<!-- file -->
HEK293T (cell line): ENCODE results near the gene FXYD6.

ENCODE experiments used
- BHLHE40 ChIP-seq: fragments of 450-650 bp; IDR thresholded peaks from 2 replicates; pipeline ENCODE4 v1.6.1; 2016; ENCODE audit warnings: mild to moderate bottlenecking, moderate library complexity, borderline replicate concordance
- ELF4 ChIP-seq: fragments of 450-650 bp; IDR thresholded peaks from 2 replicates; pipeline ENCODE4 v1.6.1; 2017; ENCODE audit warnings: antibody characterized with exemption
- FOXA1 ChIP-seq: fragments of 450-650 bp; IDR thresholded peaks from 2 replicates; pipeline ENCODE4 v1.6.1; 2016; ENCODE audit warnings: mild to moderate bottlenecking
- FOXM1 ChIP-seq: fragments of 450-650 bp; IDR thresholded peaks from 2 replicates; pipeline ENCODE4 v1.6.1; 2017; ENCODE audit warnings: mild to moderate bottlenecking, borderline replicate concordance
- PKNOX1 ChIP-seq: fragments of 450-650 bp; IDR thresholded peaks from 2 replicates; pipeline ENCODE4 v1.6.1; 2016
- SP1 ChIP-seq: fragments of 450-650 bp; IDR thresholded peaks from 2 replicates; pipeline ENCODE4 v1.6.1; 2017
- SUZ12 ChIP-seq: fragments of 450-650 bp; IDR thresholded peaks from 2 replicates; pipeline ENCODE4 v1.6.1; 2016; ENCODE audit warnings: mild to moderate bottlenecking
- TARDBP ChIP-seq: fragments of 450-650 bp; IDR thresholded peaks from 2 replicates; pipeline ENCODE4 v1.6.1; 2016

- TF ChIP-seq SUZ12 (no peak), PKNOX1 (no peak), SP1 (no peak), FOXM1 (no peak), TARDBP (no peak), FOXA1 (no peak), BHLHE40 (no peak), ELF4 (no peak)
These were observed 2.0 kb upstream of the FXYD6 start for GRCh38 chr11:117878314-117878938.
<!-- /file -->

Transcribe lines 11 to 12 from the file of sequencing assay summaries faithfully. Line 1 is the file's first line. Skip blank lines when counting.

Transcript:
- TF ChIP-seq SUZ12 (no peak), PKNOX1 (no peak), SP1 (no peak), FOXM1 (no peak), TARDBP (no peak), FOXA1 (no peak), BHLHE40 (no peak), ELF4 (no peak)
These were observed 2.0 kb upstream of the FXYD6 start for GRCh38 chr11:117878314-117878938.